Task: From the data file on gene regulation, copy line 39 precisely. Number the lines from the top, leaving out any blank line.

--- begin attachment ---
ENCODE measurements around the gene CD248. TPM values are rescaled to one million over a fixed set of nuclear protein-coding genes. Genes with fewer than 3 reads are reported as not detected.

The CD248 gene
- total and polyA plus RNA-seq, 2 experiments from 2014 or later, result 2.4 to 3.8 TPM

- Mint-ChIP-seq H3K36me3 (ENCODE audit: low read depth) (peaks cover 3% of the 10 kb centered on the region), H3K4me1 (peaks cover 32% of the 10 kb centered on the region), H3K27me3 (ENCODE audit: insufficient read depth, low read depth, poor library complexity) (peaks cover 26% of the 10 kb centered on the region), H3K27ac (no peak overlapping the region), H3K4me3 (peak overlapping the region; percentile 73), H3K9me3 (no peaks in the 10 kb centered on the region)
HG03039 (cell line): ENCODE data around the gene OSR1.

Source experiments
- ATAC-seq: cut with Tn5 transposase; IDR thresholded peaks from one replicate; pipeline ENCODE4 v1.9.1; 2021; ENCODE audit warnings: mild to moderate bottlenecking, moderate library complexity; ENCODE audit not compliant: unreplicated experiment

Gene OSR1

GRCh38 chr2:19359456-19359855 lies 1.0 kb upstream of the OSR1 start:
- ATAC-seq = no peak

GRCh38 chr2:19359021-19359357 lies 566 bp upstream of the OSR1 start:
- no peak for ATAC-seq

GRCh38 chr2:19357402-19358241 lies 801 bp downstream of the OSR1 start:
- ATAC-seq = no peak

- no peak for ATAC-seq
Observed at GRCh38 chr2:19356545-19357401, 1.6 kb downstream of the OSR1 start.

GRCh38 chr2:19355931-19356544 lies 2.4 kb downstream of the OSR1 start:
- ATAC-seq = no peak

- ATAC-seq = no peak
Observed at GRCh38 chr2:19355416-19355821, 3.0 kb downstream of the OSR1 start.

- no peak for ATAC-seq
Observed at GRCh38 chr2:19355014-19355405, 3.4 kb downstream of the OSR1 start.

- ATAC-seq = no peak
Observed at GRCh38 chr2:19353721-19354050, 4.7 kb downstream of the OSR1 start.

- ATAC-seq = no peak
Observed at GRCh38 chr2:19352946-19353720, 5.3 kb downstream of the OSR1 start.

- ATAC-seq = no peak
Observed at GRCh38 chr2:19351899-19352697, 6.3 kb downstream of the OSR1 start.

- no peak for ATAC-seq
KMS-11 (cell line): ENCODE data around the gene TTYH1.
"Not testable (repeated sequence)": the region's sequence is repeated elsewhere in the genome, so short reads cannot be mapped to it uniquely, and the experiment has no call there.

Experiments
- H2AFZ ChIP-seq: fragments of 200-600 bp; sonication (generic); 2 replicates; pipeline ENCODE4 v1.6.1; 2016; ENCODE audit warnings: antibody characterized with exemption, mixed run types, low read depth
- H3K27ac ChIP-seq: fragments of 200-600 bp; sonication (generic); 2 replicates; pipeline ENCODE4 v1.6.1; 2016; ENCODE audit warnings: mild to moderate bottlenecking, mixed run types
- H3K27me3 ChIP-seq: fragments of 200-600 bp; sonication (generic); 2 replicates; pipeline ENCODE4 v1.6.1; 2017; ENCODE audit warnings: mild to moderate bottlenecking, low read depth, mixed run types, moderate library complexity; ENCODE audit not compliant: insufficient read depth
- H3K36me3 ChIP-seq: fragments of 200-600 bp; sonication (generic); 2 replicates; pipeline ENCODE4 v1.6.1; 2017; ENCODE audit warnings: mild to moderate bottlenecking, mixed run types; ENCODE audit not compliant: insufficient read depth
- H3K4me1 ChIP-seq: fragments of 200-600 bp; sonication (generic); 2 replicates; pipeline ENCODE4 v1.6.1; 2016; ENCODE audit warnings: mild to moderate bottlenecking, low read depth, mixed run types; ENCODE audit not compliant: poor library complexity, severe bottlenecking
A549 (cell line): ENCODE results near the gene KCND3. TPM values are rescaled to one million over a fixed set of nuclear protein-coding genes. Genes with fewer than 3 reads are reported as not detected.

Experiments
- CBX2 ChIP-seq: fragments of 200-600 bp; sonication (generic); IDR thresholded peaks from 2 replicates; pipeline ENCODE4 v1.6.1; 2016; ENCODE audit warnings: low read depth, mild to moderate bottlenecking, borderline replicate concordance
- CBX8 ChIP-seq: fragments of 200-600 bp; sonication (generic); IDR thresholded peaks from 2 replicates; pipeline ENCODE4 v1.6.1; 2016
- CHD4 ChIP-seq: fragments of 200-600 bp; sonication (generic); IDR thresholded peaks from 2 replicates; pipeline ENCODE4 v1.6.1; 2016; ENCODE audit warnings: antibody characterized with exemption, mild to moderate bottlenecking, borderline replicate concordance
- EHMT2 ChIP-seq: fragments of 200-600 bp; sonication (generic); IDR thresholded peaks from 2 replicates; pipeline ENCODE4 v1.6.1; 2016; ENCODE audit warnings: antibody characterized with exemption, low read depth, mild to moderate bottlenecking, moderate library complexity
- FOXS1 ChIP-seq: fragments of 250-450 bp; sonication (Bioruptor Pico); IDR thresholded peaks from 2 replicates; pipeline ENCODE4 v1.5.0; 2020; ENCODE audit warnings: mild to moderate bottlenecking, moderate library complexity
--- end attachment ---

Experiments